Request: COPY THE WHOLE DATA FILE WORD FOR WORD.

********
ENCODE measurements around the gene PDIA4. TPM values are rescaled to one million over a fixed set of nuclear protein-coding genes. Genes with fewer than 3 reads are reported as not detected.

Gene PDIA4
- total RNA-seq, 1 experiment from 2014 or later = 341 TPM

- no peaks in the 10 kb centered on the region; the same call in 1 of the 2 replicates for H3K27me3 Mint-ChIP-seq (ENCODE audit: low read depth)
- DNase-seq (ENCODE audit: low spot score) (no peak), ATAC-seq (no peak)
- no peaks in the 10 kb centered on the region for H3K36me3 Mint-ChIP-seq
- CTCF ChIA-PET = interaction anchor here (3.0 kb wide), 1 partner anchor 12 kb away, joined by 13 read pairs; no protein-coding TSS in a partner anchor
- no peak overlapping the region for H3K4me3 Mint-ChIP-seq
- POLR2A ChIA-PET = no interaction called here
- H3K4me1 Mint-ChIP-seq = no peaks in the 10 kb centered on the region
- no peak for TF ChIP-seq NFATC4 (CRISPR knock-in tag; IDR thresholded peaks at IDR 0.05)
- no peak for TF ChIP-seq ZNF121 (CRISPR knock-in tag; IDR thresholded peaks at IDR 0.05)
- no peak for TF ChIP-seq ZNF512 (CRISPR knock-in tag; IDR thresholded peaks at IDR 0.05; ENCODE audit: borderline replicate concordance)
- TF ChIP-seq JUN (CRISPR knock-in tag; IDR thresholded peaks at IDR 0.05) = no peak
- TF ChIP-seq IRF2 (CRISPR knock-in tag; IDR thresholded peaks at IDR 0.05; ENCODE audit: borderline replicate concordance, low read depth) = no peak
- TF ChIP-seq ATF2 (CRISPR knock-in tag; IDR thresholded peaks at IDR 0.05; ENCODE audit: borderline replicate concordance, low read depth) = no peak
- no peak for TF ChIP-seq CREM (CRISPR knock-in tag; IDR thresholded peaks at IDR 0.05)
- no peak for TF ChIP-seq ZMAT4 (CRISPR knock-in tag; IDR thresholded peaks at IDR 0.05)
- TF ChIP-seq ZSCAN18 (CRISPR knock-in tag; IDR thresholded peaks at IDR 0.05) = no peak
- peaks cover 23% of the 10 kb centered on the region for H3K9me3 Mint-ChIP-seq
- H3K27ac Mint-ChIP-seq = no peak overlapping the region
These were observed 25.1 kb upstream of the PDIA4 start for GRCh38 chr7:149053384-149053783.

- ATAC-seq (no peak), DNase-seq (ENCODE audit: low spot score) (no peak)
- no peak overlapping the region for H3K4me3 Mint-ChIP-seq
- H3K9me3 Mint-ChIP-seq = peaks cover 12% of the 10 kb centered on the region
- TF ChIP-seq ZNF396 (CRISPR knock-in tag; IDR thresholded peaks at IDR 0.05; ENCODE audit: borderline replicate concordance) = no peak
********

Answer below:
ENCODE measurements around the gene PDIA4. TPM values are rescaled to one million over a fixed set of nuclear protein-coding genes. Genes with fewer than 3 reads are reported as not detected.

Gene PDIA4
- total RNA-seq, 1 experiment from 2014 or later = 341 TPM

- no peaks in the 10 kb centered on the region; the same call in 1 of the 2 replicates for H3K27me3 Mint-ChIP-seq (ENCODE audit: low read depth)
- DNase-seq (ENCODE audit: low spot score) (no peak), ATAC-seq (no peak)
- no peaks in the 10 kb centered on the region for H3K36me3 Mint-ChIP-seq
- CTCF ChIA-PET = interaction anchor here (3.0 kb wide), 1 partner anchor 12 kb away, joined by 13 read pairs; no protein-coding TSS in a partner anchor
- no peak overlapping the region for H3K4me3 Mint-ChIP-seq
- POLR2A ChIA-PET = no interaction called here
- H3K4me1 Mint-ChIP-seq = no peaks in the 10 kb centered on the region
- no peak for TF ChIP-seq NFATC4 (CRISPR knock-in tag; IDR thresholded peaks at IDR 0.05)
- no peak for TF ChIP-seq ZNF121 (CRISPR knock-in tag; IDR thresholded peaks at IDR 0.05)
- no peak for TF ChIP-seq ZNF512 (CRISPR knock-in tag; IDR thresholded peaks at IDR 0.05; ENCODE audit: borderline replicate concordance)
- TF ChIP-seq JUN (CRISPR knock-in tag; IDR thresholded peaks at IDR 0.05) = no peak
- TF ChIP-seq IRF2 (CRISPR knock-in tag; IDR thresholded peaks at IDR 0.05; ENCODE audit: borderline replicate concordance, low read depth) = no peak
- TF ChIP-seq ATF2 (CRISPR knock-in tag; IDR thresholded peaks at IDR 0.05; ENCODE audit: borderline replicate concordance, low read depth) = no peak
- no peak for TF ChIP-seq CREM (CRISPR knock-in tag; IDR thresholded peaks at IDR 0.05)
- no peak for TF ChIP-seq ZMAT4 (CRISPR knock-in tag; IDR thresholded peaks at IDR 0.05)
- TF ChIP-seq ZSCAN18 (CRISPR knock-in tag; IDR thresholded peaks at IDR 0.05) = no peak
- peaks cover 23% of the 10 kb centered on the region for H3K9me3 Mint-ChIP-seq
- H3K27ac Mint-ChIP-seq = no peak overlapping the region
These were observed 25.1 kb upstream of the PDIA4 start for GRCh38 chr7:149053384-149053783.

- ATAC-seq (no peak), DNase-seq (ENCODE audit: low spot score) (no peak)
- no peak overlapping the region for H3K4me3 Mint-ChIP-seq
- H3K9me3 Mint-ChIP-seq = peaks cover 12% of the 10 kb centered on the region
- TF ChIP-seq ZNF396 (CRISPR knock-in tag; IDR thresholded peaks at IDR 0.05; ENCODE audit: borderline replicate concordance) = no peak